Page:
Sustaining Alaska’s Fisheries
Feast or famine: Chinook salmon bycatch issues
Wednesday,5 May,2010 08:20:42
In response to the recent article on the Yukon River Delta fisheries and the award-winning documentary, I have some issues that may not be getting the same level of press as the high oil content of the fish and the majestic beauty of the countryside where these fish come from.
One thing that I would like to point out is that the Chinook salmon bycatch issue is a serious and contentious issue, both at the State and Federal subsistence and commercial fisheries management levels. In April 2000, the North Pacific Fishery Management Council approved an action plan that provided for a 47,591 bycatch level in most years, with a potential 60,000 in two out of every seven years without consequence if there are industry incentive plans in place. The Yukon River Drainage Fisheries Association issued a “Salmon Bycatch Action Alert” in March 2010, initiating a letter-writing campaign in an attempt to cap the Chinook salmon bycatch number at 32,500. The action alert cited the residents’ subsistence and commercial reliance on this important natural resource.
The Federal management regime should not bear the entire brunt of the blame though. The Alaska Department of Fish and Game (ADF&G) came under heavy criticism last year for their management of the Chum (a.k.a. “Keta”) salmon fishery, and how they reacted to citizen participation, or Traditional Ecological Knowledge (TEK). There were accounts last year of the sonar counting equipment being impeded by a sandbar, while tens of thousands of Chum salmon swam upriver, eventually exceeding the Canadian treaty escapement anticipated harvest. So, while Alaskans were being jailed for participating in their traditional fishery to feed their families, our Canadian neighbors were enjoying a boon of fish that may have been considered a “bonus.” In previous years, there were similar problems recounted with the sonar, including one account that detailed how the Fish and Game employees put the sonar apparatus in a narrow stretch of the river, where it had shifted, pointing toward the mud. That year, despite a healthy run, the sonar count was zero in that part of the river.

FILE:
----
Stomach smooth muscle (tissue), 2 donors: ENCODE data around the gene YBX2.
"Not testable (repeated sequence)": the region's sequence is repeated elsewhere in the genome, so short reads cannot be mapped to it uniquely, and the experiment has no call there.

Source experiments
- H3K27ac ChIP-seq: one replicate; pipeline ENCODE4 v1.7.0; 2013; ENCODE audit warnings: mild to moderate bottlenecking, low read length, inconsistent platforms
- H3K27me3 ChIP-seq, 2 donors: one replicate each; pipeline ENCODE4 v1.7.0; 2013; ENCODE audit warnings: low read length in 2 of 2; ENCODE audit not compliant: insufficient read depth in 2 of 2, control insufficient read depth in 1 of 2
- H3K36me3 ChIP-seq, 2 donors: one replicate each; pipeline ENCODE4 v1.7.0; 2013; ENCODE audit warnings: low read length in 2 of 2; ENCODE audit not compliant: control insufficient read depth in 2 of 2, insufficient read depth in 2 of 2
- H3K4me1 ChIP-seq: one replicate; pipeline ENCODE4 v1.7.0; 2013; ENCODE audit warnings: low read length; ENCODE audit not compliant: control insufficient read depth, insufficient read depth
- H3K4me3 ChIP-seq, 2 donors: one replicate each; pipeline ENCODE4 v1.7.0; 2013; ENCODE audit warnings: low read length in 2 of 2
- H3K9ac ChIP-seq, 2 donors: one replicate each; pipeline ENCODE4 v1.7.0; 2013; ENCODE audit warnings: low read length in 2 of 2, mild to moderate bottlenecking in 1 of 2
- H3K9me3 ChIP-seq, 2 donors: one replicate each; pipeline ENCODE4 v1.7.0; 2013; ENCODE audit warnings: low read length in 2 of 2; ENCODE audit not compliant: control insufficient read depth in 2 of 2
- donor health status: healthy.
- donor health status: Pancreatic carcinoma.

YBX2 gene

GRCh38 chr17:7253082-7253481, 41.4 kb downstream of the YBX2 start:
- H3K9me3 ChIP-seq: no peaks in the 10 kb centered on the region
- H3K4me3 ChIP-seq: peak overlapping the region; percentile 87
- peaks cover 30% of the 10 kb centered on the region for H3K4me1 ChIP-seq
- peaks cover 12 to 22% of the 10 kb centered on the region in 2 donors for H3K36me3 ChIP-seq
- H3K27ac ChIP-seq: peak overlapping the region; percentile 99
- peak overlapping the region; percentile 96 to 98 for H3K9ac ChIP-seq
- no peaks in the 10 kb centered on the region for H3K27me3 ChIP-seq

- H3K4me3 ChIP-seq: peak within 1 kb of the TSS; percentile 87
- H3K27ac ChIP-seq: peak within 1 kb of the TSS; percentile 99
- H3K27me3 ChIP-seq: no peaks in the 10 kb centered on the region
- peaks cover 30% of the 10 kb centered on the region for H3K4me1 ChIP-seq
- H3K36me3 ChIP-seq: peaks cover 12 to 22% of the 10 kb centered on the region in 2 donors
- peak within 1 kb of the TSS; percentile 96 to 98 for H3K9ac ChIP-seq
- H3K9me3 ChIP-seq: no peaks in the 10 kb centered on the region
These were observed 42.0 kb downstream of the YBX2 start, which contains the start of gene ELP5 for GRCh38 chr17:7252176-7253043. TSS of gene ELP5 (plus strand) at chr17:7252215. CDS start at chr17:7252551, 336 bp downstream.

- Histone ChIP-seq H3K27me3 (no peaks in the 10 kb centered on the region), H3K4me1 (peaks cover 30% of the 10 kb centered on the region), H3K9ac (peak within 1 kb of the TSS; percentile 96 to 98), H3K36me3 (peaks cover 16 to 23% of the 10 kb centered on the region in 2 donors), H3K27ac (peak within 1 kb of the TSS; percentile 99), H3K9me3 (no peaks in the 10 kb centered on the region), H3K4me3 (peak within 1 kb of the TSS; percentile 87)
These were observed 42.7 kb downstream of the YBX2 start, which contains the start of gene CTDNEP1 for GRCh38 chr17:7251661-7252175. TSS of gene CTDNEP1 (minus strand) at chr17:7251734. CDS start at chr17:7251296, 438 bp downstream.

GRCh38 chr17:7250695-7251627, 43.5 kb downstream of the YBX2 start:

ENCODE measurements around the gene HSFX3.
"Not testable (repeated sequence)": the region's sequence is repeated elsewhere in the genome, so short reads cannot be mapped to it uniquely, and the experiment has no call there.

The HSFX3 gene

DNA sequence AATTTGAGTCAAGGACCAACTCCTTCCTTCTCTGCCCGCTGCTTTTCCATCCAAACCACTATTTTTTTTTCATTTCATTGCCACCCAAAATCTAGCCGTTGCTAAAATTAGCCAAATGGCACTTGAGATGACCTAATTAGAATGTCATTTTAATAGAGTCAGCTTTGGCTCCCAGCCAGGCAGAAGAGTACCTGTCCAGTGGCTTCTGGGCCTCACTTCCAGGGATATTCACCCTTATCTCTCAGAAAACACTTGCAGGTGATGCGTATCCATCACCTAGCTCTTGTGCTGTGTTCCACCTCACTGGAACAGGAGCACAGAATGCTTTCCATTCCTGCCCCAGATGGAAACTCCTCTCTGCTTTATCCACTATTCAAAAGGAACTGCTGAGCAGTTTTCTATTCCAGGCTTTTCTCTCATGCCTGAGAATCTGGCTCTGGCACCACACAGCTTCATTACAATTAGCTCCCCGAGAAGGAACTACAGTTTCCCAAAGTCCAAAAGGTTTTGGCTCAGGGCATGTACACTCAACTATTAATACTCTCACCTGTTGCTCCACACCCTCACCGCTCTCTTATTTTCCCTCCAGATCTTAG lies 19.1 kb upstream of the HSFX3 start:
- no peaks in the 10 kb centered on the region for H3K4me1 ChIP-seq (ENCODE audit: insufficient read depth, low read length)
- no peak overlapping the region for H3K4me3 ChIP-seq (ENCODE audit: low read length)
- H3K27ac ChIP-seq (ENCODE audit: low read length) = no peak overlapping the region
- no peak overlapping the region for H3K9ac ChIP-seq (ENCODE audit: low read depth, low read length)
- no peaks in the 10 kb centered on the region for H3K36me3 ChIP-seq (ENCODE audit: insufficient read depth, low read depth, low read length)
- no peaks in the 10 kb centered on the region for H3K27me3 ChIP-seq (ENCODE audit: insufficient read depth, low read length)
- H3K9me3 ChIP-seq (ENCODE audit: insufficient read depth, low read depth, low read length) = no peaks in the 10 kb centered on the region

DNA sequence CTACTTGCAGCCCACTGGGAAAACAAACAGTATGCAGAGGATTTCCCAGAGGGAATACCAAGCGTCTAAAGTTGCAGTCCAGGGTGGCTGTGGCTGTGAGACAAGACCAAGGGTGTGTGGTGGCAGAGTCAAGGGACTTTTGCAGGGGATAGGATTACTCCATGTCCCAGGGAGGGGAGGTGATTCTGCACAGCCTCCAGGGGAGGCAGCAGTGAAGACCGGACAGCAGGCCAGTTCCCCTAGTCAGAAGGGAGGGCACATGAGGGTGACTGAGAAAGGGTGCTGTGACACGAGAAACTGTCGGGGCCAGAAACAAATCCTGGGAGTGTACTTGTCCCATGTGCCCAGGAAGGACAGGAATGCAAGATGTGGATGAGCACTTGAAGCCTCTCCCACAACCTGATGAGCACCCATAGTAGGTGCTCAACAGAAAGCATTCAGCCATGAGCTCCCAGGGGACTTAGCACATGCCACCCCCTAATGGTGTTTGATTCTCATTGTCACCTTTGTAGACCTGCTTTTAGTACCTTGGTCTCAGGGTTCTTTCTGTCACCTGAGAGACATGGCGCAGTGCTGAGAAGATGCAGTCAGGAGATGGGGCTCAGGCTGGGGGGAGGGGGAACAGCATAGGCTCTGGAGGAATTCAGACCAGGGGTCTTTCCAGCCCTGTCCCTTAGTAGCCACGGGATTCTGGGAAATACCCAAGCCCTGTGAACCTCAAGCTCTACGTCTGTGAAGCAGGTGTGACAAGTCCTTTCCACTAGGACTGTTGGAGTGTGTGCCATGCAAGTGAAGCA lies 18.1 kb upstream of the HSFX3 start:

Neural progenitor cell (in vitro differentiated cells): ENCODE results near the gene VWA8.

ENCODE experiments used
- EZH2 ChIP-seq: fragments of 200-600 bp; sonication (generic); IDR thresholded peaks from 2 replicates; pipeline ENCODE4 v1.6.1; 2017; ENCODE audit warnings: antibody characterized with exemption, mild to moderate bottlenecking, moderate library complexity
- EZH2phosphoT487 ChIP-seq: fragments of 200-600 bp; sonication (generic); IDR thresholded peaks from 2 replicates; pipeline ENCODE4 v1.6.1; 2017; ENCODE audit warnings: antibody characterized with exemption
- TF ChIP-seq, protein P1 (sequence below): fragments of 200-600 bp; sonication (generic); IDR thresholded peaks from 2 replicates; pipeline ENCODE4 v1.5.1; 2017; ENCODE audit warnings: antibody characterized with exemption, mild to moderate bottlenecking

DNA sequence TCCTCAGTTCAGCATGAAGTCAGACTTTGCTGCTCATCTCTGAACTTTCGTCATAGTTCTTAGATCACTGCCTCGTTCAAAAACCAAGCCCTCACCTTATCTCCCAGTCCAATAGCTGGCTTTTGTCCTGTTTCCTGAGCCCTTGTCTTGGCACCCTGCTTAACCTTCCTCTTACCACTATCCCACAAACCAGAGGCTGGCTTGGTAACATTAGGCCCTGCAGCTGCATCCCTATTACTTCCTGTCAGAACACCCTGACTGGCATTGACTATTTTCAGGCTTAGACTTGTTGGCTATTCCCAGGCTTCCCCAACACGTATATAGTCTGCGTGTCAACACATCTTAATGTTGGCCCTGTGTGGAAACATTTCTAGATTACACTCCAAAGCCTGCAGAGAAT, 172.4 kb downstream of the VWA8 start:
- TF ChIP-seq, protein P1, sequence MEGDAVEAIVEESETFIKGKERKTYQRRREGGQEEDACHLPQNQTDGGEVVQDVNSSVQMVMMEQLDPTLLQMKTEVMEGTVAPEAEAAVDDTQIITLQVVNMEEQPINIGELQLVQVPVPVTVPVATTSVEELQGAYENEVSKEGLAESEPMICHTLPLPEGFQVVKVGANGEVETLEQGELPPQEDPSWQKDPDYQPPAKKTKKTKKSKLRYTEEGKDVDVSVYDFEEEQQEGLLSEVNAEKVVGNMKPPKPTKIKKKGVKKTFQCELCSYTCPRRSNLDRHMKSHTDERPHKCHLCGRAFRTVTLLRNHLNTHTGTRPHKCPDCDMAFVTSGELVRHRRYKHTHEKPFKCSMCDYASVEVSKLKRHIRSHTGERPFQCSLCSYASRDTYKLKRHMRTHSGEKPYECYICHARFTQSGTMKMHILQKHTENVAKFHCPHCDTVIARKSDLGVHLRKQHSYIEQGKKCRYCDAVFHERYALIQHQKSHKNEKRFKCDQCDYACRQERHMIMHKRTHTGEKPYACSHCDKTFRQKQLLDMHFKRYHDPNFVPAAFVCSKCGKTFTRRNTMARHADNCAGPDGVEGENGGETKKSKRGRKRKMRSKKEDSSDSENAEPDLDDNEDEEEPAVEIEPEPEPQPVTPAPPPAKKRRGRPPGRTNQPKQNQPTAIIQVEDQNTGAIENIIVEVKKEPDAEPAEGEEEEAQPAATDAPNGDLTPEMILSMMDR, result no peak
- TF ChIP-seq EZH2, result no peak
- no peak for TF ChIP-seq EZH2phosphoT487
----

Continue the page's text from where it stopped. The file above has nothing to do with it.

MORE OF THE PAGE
I truly hope that the people of the Yukon Delta are able to get as much fish as they need this upcoming season. If the Council hears their plea for a reduced bycatch limit, and if the Alaska Department of Fish & Game starts listening to the residents who have survived off of this great resource for thousands of years, the people may be able to harvest their succulent salmon in this unique part of the world where these long-standing traditions still exist. Otherwise, the people of Alaska and the rest of the country may again be faced with terrible images of starvation, food rationing, and having to chose between buying stove oil and buying food.
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